Of the two strategies, Obama's will be the more easily done - and for the same reason Gordon Brown is looking at mortgage policy briefing papers with the figure 40 followed by a lot of noughts right now. Without Fannie & Freddie, who is going to underwrite mortgages in the USA? Shrink them, privatise them or abolish them, you must first put in place a source of mortgage finance that is as cheap and effective as a semi-state backed finance corp or see either the cost of mortgages rise, or their supply plummet.
But of course Obama's suggested course is full of pitfalls too: the whole "magic" of Fannie and Freddie since the late 1960s has been their ability to evade categorisation of the debt: it looked private, as we now know it was really public. There is a good argument for a state backed mortgage guarantee system when nobody else is prepared to issue the guarantee. But you can't pretend this is free-market capitalism. It is the institution which is at fault, not the management
Inter alia, Saul Alinsky's Rules for Radicals advises: "Don't try to attack abstract corporations or bureaucracies. Identify a responsible individual. Ignore attempts to shift or spread the blame." - and Obama's targeting of the management as self-seeking is a textbook application of these rules.
The fact remains that, come tonight, America's effective national debt will have doubled. And at one level it is only theoretical but that's what accounting rules exist to do: calculate the financial impact of what is theoretically possible.
I come back to one of Idle Scrawl's recurrent themes: what you have in the USA, and quite possibly at some point here, is a state-backed bailout of the financial system whose whole social purpose has been sold to us as the risk-taking self-reliant dynamo of wealth creation and excellence. An industry that has been deregulated notch by notch over the past 20 years on the grounds that it shoulders all the risks and should garner the rewards, turns out to be shouldering very few of the risks: only the shareholders get burned. The debt holders always get bailed out. So it was with Northern Rock, so it is with F&F.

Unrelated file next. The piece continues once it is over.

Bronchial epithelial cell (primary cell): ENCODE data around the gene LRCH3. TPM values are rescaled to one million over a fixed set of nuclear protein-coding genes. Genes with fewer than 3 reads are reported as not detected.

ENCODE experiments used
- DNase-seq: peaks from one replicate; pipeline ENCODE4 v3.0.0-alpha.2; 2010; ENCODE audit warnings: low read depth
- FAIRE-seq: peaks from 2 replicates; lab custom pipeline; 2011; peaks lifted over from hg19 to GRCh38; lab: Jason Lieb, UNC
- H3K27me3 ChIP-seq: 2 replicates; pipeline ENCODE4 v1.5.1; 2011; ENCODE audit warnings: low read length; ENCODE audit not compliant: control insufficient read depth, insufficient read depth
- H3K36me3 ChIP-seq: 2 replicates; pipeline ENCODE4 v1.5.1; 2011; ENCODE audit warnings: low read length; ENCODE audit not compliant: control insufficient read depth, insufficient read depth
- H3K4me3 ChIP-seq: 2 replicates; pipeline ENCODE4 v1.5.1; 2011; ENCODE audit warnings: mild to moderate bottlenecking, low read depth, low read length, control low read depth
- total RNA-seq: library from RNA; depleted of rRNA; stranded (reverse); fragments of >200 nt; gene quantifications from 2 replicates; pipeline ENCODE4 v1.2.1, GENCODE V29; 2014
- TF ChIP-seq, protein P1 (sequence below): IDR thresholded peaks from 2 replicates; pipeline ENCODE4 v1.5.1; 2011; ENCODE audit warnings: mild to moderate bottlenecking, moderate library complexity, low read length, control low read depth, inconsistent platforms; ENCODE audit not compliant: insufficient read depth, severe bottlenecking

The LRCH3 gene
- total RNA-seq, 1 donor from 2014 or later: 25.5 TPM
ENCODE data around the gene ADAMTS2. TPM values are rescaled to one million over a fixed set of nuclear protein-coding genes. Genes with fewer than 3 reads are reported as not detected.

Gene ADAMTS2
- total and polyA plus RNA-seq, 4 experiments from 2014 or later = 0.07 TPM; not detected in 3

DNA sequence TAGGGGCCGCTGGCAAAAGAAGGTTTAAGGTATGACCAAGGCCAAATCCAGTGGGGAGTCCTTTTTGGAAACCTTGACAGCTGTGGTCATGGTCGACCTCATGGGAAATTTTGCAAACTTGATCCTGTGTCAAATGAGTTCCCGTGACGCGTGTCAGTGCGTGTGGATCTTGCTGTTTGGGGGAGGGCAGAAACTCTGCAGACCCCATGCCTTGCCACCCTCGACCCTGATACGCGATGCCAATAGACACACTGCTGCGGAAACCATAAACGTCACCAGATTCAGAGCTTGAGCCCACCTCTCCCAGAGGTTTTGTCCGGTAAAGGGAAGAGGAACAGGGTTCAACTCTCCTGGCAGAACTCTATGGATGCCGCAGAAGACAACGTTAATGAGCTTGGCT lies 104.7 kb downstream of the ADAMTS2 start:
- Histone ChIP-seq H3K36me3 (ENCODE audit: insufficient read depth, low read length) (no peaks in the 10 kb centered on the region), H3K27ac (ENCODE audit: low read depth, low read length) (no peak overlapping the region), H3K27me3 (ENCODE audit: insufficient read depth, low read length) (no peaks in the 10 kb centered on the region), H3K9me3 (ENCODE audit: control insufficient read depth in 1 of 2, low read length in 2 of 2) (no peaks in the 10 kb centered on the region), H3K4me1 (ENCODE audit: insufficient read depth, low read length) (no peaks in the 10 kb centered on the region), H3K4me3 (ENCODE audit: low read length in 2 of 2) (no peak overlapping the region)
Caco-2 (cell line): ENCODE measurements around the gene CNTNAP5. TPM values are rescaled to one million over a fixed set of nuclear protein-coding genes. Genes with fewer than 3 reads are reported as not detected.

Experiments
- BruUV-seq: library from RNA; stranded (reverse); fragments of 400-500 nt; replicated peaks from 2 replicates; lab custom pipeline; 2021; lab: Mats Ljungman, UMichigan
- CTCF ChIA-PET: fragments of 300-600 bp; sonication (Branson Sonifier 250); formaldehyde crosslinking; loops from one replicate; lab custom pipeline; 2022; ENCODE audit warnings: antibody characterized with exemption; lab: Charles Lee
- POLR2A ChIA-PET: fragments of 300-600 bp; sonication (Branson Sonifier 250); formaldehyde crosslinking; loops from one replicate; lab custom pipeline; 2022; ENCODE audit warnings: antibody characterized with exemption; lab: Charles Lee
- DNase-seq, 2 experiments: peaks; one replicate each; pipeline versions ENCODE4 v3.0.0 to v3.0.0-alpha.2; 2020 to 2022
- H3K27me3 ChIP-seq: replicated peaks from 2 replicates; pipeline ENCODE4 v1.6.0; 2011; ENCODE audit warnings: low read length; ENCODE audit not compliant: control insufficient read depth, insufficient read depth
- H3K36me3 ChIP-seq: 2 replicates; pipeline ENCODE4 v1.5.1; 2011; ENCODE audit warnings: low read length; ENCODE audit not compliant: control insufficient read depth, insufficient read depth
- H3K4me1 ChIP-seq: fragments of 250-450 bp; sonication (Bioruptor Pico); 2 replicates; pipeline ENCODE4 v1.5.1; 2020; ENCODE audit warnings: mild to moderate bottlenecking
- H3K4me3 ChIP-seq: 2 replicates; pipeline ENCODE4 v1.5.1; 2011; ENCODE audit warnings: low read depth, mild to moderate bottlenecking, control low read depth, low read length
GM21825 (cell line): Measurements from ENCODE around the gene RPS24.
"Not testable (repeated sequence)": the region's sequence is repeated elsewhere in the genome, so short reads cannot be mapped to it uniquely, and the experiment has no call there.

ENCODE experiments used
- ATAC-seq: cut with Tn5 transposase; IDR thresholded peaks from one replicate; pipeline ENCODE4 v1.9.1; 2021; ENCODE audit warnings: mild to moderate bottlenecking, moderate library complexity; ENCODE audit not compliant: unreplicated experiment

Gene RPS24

At least with subprime and credit default swaps it was complicated: so complicated that even the CEOs of major banks did not understand what thier trading strategy whizz kids were doing. But this was simple. I hope somebody is going through the public statements of both the US Treasury and the F&F managements to compare them with what we now know to be true: these institutions are on the brink of insolvency.
We are left with a massive mismatch between theory and practice, calling not just for reactive measures but a level of honesty from the world's politicians about what kind of regulatory system they are going to put in place to stop this happening again. All across the globe politicians are being forced to act in a way they never thought would happen; and the commentariat understands so little that it simply rattles on with the old orthodoxies as if nothing's happened. Read the British Sunday business supplements to see what I mean.
But no matter, the Arizona Cardinals are playing the 49ers live on American TV tonight; and it's the Chicago Bears verus the Colts too; and, hey, Palin's glasses look cool, no?